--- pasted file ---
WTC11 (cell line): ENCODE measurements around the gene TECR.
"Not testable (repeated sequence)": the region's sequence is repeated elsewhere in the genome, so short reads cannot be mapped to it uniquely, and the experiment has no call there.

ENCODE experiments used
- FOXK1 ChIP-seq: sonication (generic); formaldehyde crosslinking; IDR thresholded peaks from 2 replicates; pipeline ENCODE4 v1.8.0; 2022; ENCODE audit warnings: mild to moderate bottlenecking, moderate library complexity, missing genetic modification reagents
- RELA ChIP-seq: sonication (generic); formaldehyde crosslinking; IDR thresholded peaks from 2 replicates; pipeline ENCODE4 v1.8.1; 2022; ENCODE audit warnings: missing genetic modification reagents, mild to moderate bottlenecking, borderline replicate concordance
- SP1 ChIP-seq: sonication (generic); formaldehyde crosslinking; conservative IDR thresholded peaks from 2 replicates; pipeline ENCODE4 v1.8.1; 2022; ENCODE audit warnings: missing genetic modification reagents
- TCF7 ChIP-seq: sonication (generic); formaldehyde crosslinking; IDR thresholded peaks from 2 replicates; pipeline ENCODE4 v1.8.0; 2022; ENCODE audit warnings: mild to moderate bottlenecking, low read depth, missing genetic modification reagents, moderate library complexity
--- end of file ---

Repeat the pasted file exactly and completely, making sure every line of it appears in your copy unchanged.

WTC11 (cell line): ENCODE measurements around the gene TECR.
"Not testable (repeated sequence)": the region's sequence is repeated elsewhere in the genome, so short reads cannot be mapped to it uniquely, and the experiment has no call there.

ENCODE experiments used
- FOXK1 ChIP-seq: sonication (generic); formaldehyde crosslinking; IDR thresholded peaks from 2 replicates; pipeline ENCODE4 v1.8.0; 2022; ENCODE audit warnings: mild to moderate bottlenecking, moderate library complexity, missing genetic modification reagents
- RELA ChIP-seq: sonication (generic); formaldehyde crosslinking; IDR thresholded peaks from 2 replicates; pipeline ENCODE4 v1.8.1; 2022; ENCODE audit warnings: missing genetic modification reagents, mild to moderate bottlenecking, borderline replicate concordance
- SP1 ChIP-seq: sonication (generic); formaldehyde crosslinking; conservative IDR thresholded peaks from 2 replicates; pipeline ENCODE4 v1.8.1; 2022; ENCODE audit warnings: missing genetic modification reagents
- TCF7 ChIP-seq: sonication (generic); formaldehyde crosslinking; IDR thresholded peaks from 2 replicates; pipeline ENCODE4 v1.8.0; 2022; ENCODE audit warnings: mild to moderate bottlenecking, low read depth, missing genetic modification reagents, moderate library complexity